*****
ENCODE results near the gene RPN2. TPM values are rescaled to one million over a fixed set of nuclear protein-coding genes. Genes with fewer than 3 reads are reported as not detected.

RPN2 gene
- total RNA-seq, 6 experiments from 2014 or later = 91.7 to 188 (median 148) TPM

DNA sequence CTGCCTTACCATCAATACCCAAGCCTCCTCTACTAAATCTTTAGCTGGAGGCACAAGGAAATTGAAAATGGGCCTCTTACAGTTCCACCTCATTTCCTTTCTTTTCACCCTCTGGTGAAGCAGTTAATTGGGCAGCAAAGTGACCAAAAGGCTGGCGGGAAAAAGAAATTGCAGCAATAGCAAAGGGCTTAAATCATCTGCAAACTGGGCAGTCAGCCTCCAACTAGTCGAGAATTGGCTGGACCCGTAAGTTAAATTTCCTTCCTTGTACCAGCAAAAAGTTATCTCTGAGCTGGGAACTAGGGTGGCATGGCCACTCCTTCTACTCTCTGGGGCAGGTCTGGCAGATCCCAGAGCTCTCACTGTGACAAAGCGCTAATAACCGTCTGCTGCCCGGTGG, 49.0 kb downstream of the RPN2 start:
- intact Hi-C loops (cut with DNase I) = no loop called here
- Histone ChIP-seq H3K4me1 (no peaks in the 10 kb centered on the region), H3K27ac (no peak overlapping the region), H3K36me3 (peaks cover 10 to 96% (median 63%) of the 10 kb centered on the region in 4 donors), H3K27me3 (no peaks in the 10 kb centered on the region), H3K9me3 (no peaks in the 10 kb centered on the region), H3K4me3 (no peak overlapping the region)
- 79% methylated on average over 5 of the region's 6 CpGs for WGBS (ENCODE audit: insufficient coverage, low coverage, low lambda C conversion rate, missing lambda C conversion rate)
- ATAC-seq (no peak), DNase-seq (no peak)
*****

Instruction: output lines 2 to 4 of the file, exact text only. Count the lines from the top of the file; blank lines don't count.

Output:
RPN2 gene
- total RNA-seq, 6 experiments from 2014 or later = 91.7 to 188 (median 148) TPM

DNA sequence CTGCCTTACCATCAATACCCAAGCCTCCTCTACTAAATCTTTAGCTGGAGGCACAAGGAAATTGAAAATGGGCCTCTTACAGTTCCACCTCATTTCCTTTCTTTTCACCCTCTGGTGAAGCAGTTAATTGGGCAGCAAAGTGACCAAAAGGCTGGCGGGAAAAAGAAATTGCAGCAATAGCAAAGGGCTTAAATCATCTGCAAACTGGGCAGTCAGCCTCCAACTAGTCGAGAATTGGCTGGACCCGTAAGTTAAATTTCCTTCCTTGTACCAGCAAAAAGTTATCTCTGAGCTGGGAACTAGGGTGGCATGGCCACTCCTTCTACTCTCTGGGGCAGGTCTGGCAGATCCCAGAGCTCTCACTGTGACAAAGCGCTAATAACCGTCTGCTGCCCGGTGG, 49.0 kb downstream of the RPN2 start: